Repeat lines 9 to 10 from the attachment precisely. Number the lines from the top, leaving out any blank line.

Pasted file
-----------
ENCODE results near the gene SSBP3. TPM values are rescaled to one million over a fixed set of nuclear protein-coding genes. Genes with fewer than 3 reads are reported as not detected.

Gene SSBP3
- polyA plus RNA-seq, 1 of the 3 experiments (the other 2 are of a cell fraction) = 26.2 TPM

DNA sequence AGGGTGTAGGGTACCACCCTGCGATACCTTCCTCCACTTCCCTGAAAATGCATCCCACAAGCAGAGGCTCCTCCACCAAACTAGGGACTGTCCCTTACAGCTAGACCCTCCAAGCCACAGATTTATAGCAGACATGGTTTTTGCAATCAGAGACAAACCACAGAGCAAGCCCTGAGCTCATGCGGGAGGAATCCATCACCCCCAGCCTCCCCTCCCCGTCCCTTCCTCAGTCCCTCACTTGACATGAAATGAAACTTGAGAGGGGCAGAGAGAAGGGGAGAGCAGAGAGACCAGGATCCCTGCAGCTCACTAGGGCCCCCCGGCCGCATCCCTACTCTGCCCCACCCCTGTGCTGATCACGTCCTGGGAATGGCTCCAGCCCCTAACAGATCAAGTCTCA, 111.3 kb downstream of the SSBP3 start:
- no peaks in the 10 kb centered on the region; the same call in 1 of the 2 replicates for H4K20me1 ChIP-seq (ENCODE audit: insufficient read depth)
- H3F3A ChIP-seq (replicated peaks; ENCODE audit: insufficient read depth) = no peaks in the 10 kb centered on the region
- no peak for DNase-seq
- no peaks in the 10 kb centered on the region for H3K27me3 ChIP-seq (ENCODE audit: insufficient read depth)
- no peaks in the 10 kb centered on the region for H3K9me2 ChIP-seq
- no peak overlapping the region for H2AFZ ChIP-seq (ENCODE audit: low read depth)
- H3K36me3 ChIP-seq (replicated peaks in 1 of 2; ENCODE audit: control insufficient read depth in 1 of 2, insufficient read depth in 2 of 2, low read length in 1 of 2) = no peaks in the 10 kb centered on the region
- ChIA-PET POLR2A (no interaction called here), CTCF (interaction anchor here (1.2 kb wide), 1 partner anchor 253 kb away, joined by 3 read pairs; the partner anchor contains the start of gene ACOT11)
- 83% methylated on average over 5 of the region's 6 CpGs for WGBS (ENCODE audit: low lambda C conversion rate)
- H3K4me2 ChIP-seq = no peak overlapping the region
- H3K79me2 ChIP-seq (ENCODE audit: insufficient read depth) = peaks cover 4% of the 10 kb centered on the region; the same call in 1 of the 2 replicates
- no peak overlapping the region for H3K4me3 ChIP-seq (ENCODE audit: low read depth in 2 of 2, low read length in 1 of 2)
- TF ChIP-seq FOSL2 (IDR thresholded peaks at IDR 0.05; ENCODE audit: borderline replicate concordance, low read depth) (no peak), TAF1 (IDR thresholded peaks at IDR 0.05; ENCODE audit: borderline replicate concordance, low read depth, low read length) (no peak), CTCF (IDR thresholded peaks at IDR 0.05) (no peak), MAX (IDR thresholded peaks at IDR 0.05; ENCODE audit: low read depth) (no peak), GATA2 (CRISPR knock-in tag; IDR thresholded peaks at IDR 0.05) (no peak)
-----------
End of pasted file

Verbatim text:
- no peaks in the 10 kb centered on the region for H3K9me2 ChIP-seq
- no peak overlapping the region for H2AFZ ChIP-seq (ENCODE audit: low read depth)